6. Know your audience’s sensitivities. Is your audience women from 18 to 80, women who attend Bible classes and go to church every Sunday as well as women who are atheists, women who find Sarah Silverman offensive and women who find her hilarious? If you want to cast that wide a net, you will have to pay close attention to tone and voice. The bestselling book I’m describing in this blog uses the word “God” to describe a New Age/New Thought concept of divinity, ignoring the fact that many women have a very different idea about “God.” It also uses the F word liberally, including in a chapter title. That may fly with a certain generation; to another it is considered offensive and a sign of lazy writing. When I work with clients or cowrite books of my own, I may not agree 100 percent with the final choices the team of authors, editor, agent, and publisher’s sales force representatives makes, but I know how important these decisions are. I have seen books shut out of bookstores due to poor decisions about title, tone, and voice that caused the bookstore buyers to be unclear about the intended audience.
  7. Deliver what you promise your readers. A self-help book is supposed to do more than just define the reader’s problem and give insight into its origin. It must have takeaway: an action plan for solving the problem. This may include exercises, a recipe for activities to be carried out over a specific period of time (such as a 21-day diet plan), tips, resources that will help the reader further tailor the takeaway material to her specific needs, and so on. Reviewers complained that the entire book is summarized in the few pages and that the suggestions for how to solve the problem were stale, the sort of ideas we’ve all heard a million times. Today, authors are competing with free information on the Internet available in seconds to anyone using a search engine. If there’s nothing special or fresh about your information, and your advice can be summed up in a page of bulletpoint tips, you aren’t ready to write a self-help book.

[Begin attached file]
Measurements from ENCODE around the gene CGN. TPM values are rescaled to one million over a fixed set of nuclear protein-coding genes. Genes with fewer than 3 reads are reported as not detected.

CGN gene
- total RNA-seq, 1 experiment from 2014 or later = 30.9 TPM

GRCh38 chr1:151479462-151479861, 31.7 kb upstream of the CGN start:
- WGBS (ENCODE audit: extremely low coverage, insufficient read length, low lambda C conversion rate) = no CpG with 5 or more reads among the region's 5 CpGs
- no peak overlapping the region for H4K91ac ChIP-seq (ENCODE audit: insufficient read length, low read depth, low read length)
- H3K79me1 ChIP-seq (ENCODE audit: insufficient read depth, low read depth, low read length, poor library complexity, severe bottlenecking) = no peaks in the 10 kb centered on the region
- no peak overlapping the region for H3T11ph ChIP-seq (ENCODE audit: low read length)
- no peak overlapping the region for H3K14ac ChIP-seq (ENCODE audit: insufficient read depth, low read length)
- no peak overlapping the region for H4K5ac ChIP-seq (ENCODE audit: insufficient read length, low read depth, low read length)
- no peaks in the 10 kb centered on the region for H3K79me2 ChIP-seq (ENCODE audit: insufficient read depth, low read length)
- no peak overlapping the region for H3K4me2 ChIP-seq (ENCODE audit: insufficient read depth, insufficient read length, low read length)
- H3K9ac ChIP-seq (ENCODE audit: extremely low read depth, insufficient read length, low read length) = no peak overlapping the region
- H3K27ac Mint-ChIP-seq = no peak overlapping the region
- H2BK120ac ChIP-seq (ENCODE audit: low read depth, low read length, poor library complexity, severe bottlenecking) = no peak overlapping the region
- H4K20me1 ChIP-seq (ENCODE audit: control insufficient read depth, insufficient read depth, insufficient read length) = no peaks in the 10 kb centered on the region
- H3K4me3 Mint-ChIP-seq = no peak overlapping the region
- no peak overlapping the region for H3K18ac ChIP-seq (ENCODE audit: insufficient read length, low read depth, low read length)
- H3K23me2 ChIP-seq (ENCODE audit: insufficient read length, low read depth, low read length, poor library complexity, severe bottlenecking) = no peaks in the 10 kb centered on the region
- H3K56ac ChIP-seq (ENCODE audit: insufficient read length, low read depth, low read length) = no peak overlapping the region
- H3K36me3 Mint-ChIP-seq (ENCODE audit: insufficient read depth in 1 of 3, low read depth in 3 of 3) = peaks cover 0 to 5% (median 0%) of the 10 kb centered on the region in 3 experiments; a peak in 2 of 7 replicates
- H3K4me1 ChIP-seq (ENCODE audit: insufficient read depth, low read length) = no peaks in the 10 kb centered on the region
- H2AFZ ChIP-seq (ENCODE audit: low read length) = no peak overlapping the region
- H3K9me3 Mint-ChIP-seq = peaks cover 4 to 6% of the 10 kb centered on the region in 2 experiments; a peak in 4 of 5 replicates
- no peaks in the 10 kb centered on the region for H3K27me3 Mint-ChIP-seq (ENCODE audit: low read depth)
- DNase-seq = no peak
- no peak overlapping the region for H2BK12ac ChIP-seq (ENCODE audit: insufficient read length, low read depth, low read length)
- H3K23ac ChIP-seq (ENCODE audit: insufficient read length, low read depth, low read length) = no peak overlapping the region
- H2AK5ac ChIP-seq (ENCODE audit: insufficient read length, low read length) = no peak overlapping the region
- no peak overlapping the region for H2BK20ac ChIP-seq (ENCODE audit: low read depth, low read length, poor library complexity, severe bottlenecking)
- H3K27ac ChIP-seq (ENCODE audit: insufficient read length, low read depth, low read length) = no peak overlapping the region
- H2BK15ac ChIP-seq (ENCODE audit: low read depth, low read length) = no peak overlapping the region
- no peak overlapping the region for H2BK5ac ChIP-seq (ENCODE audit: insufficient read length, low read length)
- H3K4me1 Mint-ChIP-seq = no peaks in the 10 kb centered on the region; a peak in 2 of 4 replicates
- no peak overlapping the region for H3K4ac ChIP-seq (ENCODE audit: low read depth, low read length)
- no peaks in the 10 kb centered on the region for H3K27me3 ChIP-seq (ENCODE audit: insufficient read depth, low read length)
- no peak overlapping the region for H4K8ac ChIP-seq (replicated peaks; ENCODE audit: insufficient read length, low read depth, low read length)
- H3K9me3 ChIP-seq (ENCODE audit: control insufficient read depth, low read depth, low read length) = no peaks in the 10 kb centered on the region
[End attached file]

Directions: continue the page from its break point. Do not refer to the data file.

By now, I’m sure you’re thinking, “Yeah, but the author got a big advance, a bestseller, and a place on Oprah’s couch.” Yes….but only because the author had built up credibility with previous books over the years and a solid brand she’d worked hard to build. Will her next book see success? Will it yield a hefty advance? I doubt it. Over the years, I’ve seen many authors destroy their brands by making bad choices in conjunction with their advisors who are too often contemptuous of book buyers. I will never forget the day one of the bigwigs in the editorial department of a publishing house told me, “We don’t have to spend the time and money cutting out those two hundred pages in the middle of the book that weigh it down. People won’t realize it sags in the middle until after they’ve bought it!” She chuckled; I made a mental note that I did NOT belong in a company that held contempt for their customers. To me, the story I’m telling here is a cautionary tale for publishers, editors, and authors. You can only fool people so long before they catch on to the fact that you don’t provide quality products and don’t respect and value them.

If you as an author or aspiring author aren’t comfortable with a suggestion your social media expert makes regarding how to build your brand, if you don’t feel ready to write your book just yet because your platform’s solid but you’re still unsure if your ideas are well-formed enough to work into a book, listen to your instincts. Maybe you need to try out your ideas in workshops and with real-life clients. That’s easier than ever to do thanks to webinar and teleseminar software. Maybe you need to mull over your brand and your hook a little more because something’s not right about it. These investments of time and creative energy will pay off in a book that you can be proud of for years to come, and they give you greater potential for establishing your career and a loyal audience.

Have you ever felt torn between rushing forward with writing a book and slowing down to get it right? What pressures did you feel, and why? Would you have benefitted from spending time with book publishing consultant to talk through your concerns and strategies? Please share your stories with me!

Does your self-help book deliver on its title and promise? Does it solve a problem? Does it offer "takeaway" for readers that they can apply to their own lives?